According to the FRAC, only about 38,000 Missouri children — just over 10 percent using school-year meals programs — make it to summer sites. This summer, the number of meals the St. Louis County Library in Missouri plans to serve children through the summer meals program is estimated to more than double to 14,000, up from 6,000 last year, according to library officials. The need for summer meals “is quite great,” especially for families with more than one child, who also use school breakfast programs, said Sunny Schaefer, director of Operation Food Search. “During the summer, a family’s food costs inflates an average of $300 a month because kids aren’t receiving school meals. This…presents difficulty…for those families who struggle to feed themselves.”

Economic Inequality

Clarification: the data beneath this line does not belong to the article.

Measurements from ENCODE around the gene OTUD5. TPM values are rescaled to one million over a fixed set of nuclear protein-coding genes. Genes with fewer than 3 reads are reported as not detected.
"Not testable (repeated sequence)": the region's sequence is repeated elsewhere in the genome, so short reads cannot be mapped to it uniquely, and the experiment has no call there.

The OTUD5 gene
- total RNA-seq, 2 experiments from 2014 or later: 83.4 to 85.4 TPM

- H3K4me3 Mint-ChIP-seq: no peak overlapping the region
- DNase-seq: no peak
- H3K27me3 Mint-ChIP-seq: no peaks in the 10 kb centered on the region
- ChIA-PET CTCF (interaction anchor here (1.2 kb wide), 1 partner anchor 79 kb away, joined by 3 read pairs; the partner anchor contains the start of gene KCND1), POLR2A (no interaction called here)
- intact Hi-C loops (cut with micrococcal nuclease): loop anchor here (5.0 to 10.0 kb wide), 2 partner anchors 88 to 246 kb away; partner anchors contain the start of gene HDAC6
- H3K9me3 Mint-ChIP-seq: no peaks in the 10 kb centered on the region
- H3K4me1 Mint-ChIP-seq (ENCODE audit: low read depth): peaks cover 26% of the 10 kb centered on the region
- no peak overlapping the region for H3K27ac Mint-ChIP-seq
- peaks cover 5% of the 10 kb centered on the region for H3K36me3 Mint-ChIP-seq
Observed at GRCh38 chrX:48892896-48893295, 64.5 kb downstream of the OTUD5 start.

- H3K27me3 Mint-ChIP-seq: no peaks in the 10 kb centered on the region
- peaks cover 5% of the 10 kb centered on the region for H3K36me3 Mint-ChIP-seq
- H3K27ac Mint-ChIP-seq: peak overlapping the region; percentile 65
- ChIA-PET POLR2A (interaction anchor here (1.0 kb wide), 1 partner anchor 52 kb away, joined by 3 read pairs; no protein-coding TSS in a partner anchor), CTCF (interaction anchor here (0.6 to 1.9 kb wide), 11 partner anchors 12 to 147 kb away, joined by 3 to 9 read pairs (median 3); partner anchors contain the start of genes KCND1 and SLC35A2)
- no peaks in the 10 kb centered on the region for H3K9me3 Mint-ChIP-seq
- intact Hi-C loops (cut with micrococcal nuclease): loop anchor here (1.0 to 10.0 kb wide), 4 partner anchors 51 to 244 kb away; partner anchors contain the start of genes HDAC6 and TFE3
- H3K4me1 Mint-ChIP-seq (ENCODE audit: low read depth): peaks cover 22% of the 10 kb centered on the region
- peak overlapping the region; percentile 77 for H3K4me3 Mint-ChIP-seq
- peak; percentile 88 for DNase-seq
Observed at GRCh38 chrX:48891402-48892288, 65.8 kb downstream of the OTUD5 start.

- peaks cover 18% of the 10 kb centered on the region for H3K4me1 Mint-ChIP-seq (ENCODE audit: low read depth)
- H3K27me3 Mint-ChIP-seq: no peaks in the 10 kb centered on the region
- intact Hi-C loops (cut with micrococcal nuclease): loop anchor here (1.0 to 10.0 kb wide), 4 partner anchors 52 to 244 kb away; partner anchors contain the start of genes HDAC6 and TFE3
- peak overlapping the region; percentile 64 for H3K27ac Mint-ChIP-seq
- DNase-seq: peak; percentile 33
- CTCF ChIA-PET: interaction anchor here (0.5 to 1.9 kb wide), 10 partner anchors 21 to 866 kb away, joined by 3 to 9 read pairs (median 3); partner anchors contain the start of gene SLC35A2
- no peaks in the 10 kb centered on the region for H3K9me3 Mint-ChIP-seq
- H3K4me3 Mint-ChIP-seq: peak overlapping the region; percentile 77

The Families That Can’t Afford Summer
– The New York Times, June 4, 2016
Parents spent an average of $958 per child on summer expenses in 2014 – and families who can’t afford summer camps and learning programs scramble to find child care from family members or friends; some are forced to leave their children home alone. In the summer, low-income children lose an average of more than two months of reading skills that they don’t gain back, and they end up three years behind higher income children by the end of fifth grade. The demand for funding summer programs for children “is just bigger than what exists,” said Erik Peterson, vice president of policy at the Afterschool Alliance.